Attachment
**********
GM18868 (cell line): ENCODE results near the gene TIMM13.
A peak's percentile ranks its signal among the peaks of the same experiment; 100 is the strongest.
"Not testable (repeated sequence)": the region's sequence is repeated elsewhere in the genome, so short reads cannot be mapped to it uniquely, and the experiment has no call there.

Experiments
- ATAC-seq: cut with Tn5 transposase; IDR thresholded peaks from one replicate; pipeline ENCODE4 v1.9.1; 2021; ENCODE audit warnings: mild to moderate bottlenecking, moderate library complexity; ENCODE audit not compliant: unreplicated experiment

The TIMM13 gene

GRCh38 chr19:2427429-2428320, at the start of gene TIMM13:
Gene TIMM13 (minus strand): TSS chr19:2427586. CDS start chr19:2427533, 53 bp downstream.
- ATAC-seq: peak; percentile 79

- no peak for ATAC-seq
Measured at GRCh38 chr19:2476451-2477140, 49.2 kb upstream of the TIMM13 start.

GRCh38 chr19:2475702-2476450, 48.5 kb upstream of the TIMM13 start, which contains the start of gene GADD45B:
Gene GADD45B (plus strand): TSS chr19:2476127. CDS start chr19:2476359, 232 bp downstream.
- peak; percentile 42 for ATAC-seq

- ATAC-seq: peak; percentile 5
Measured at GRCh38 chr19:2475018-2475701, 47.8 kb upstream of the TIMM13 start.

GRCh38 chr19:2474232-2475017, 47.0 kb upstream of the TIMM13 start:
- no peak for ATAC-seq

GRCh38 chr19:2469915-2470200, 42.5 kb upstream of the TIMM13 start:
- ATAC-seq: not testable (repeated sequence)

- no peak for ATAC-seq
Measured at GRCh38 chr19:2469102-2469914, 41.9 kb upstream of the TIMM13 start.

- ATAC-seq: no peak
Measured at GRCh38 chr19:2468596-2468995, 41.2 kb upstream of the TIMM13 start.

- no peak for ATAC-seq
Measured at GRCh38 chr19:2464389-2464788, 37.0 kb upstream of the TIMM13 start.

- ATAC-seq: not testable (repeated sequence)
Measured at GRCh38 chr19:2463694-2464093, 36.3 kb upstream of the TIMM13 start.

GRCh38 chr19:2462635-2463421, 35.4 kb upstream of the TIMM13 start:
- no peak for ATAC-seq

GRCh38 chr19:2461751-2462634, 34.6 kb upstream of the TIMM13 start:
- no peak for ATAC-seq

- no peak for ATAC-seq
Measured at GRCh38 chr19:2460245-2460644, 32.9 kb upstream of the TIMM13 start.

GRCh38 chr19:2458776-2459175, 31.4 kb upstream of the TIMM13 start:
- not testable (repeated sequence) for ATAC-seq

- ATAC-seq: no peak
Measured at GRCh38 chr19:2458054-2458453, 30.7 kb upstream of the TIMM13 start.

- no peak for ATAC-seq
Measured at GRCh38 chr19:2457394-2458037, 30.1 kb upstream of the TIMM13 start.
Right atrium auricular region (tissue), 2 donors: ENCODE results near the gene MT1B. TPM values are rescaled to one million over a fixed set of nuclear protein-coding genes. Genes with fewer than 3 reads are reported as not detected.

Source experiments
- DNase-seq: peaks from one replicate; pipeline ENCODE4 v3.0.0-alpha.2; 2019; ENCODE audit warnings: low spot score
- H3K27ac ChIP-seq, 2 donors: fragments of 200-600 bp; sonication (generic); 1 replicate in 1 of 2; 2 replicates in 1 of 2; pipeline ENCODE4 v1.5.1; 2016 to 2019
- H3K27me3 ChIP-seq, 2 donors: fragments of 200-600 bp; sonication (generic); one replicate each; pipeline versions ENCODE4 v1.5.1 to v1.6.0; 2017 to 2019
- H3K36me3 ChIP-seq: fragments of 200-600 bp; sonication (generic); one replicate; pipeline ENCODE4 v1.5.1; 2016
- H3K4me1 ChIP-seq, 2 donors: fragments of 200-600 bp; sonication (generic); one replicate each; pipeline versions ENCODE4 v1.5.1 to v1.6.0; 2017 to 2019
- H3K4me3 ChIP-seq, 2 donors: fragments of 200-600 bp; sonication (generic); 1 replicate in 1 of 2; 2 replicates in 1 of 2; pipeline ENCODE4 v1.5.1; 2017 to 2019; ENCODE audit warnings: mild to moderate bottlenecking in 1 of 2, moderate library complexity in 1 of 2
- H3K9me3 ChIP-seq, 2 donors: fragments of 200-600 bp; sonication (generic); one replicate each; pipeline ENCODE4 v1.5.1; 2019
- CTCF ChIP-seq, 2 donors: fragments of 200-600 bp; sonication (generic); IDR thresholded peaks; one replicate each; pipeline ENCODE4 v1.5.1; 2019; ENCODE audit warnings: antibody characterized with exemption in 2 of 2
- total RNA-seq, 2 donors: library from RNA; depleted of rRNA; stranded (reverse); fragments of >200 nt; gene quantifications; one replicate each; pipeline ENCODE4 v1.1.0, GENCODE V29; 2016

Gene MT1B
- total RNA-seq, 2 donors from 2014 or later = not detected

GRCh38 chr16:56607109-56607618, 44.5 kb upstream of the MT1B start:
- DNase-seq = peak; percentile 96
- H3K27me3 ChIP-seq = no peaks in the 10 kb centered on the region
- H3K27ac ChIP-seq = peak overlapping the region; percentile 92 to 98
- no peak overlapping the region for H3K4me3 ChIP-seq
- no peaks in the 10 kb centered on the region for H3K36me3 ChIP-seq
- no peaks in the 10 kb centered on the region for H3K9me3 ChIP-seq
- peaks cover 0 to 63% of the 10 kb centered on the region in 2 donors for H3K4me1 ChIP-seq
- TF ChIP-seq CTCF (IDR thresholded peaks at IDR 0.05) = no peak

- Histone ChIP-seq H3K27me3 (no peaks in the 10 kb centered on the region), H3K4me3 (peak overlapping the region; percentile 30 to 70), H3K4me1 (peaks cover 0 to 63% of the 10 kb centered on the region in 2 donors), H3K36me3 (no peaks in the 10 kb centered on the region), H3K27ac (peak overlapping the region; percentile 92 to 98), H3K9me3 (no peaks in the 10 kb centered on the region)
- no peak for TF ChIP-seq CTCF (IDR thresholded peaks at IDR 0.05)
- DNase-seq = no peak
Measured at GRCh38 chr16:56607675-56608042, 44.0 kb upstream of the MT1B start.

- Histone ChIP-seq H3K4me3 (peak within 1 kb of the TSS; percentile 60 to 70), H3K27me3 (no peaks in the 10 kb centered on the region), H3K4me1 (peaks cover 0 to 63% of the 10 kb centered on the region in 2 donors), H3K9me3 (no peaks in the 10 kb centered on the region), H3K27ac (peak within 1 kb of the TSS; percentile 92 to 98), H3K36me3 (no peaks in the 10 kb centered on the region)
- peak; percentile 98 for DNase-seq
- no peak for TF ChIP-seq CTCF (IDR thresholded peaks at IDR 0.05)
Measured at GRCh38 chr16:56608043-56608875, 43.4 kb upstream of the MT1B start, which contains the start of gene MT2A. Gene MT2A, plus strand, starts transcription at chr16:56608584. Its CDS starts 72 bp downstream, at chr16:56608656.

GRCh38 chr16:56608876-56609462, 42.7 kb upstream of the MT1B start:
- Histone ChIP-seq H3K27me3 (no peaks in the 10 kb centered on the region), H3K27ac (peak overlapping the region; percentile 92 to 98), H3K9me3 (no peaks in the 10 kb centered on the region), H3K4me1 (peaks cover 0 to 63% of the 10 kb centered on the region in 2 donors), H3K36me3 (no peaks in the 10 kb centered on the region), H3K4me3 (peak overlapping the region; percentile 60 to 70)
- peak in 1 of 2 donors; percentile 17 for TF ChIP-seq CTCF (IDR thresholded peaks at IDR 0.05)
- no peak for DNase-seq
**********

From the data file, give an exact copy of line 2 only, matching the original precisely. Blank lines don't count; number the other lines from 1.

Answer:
A peak's percentile ranks its signal among the peaks of the same experiment; 100 is the strongest.